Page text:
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Che's Afterlife: The Legacy of an Image (Vintage Original) Paperback – April 7, 2009


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Product Details

  • Series: Vintage Original
  • Paperback: 388 pages
  • Publisher: Vintage (April 7, 2009)
  • Language: English
  • ISBN-10: 0307279308
  • ISBN-13: 978-0307279309
  • Product Dimensions: 8.1 x 5.1 x 0.9 inches
  • Shipping Weight: 14.4 ounces (View shipping rates and policies)
  • Average Customer Review: 4.9 out of 5 stars  See all reviews (11 customer reviews)
  • Amazon Best Sellers Rank: #63,165 in Books (See Top 100 in Books)

Editorial Reviews

From Publishers Weekly

Casey, Buenos Aires bureau chief for Dow Jones Newswires, tap dances across history and the globe to examine intellectual property and iconography through the lens of the famous image of Che Guevara captured by fashion photographer Alberto Korda. Some say that only the famous photograph of Marilyn Monroe, her skirt rising as she stands over a subway grate, has been more reproduced, writes Casey. The author does not neglect the relevant biographical details or history, but his focus is Che as a brand. He wants to understand why the Korda image remains so compelling to such a wide variety of people and how it continues to represent so many different (and differing) causes; he suggests that the power of Che, the brand, is in its ability to be anything to anyone. The book can feel like a disorderly amalgam of travelogue, visual criticism, biography and reportage—fragments befitting a study of globalized culture. Readers interested in the impact of visual culture or in better understanding the elusiveness of intellectual property rights, particularly in a global marketplace, will find much food for thought. (May)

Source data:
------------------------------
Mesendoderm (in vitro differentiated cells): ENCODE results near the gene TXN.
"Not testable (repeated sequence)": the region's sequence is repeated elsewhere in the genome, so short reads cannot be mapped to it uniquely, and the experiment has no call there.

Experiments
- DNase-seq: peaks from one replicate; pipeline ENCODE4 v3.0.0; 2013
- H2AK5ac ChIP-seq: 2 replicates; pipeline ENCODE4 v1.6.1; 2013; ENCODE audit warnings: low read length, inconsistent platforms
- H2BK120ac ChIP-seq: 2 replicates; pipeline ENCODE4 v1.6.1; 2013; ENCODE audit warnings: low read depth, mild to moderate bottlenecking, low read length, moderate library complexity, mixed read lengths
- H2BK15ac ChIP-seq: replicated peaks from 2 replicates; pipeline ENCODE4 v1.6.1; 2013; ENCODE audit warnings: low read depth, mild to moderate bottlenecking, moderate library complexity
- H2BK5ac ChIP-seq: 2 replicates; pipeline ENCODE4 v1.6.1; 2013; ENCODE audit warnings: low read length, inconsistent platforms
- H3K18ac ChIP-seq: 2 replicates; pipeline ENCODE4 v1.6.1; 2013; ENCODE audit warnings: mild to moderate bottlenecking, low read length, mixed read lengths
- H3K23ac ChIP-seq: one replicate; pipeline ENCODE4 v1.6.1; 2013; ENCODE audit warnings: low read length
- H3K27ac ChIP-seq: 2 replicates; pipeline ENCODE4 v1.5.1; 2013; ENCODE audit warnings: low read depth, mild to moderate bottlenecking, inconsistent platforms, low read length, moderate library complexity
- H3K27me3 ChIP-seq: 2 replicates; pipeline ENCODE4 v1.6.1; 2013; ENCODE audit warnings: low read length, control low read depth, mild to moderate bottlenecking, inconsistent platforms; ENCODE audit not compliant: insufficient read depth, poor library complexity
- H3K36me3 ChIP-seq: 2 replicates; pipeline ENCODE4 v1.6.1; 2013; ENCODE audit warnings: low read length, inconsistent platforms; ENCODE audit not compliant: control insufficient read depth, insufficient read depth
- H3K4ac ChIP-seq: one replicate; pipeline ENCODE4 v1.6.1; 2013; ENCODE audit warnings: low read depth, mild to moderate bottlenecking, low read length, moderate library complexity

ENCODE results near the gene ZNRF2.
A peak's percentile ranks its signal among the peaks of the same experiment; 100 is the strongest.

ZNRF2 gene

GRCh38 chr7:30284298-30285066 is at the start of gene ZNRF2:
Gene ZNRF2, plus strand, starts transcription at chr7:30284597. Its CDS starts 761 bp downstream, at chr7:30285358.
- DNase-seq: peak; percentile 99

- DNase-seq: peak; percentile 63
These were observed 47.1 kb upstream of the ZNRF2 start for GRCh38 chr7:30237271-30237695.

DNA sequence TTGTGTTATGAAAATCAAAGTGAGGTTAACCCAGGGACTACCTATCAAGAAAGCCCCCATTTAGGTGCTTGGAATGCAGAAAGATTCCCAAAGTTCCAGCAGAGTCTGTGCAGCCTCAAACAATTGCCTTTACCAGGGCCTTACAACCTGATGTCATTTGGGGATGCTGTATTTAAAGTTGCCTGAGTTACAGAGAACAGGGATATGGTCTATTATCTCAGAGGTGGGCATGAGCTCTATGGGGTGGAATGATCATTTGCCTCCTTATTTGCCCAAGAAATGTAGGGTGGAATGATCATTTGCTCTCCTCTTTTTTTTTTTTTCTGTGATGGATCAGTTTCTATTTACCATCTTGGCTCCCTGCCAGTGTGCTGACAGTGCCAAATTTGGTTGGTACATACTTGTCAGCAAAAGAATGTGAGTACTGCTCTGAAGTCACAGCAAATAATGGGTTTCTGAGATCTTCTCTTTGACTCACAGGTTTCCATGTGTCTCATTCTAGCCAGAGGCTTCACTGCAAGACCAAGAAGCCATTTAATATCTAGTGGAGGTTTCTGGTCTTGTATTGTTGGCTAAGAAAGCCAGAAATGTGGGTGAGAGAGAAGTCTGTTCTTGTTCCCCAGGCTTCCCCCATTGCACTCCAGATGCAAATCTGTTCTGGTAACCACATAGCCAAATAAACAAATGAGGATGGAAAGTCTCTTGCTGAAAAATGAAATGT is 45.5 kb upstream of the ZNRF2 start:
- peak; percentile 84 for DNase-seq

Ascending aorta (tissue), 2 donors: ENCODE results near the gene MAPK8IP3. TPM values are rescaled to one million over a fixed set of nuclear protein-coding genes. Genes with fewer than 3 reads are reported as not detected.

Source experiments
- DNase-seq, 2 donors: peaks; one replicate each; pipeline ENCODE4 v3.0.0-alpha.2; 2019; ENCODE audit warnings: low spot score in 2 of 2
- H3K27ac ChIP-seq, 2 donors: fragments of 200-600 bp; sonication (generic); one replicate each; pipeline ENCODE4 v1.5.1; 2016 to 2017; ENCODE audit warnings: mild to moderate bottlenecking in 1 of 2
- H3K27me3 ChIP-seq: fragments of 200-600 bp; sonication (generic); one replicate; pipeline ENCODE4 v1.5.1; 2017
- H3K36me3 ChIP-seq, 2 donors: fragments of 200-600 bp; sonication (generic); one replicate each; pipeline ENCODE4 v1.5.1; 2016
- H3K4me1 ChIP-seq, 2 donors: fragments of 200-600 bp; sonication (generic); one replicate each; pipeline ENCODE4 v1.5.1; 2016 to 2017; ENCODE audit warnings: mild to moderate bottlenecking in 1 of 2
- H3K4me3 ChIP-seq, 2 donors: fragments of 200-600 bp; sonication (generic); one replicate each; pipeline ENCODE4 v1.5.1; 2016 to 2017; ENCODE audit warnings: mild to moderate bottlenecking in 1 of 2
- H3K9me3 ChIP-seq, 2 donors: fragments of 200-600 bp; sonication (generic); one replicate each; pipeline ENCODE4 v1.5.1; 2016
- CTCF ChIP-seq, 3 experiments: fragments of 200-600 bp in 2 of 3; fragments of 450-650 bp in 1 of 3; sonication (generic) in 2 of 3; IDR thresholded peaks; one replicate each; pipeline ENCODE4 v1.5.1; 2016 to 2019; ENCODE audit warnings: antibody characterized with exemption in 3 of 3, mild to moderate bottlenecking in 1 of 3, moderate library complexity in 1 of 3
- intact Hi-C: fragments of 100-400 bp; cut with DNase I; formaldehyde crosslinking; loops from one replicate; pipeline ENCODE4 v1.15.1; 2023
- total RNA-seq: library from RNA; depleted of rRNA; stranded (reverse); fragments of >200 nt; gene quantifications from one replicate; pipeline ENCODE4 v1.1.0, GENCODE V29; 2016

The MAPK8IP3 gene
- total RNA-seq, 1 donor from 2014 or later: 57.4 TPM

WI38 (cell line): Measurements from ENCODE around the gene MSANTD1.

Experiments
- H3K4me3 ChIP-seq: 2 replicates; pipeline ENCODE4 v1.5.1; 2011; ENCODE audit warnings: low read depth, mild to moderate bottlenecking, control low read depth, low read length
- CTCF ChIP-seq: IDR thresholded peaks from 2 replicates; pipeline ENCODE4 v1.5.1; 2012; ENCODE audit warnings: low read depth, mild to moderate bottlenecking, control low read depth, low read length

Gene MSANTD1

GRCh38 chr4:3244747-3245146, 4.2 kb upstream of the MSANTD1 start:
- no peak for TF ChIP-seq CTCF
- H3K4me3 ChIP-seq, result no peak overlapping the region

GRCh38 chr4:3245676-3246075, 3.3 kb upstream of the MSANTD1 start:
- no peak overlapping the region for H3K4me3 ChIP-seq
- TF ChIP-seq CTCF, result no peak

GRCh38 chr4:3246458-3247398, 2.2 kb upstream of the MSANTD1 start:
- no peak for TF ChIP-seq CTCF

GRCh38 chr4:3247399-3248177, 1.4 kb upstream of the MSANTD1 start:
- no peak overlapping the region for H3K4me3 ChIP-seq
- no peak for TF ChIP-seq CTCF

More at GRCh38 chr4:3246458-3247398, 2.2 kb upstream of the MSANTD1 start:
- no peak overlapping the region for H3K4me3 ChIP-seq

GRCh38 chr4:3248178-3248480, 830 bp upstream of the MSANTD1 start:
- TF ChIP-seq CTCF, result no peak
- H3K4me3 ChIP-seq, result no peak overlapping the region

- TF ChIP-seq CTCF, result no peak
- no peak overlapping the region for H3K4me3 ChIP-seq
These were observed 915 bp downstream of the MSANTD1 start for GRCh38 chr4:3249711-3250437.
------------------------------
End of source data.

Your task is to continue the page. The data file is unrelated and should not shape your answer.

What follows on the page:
Copyright © Reed Business Information, a division of Reed Elsevier Inc. All rights reserved.

Review

“Fascinating. . . . Bracing and keenly observed. . . . Not only a cultural history of an image, but also a sociopolitical study of the mechanisms of fame.”
–Michiko Kakutani, The New York Times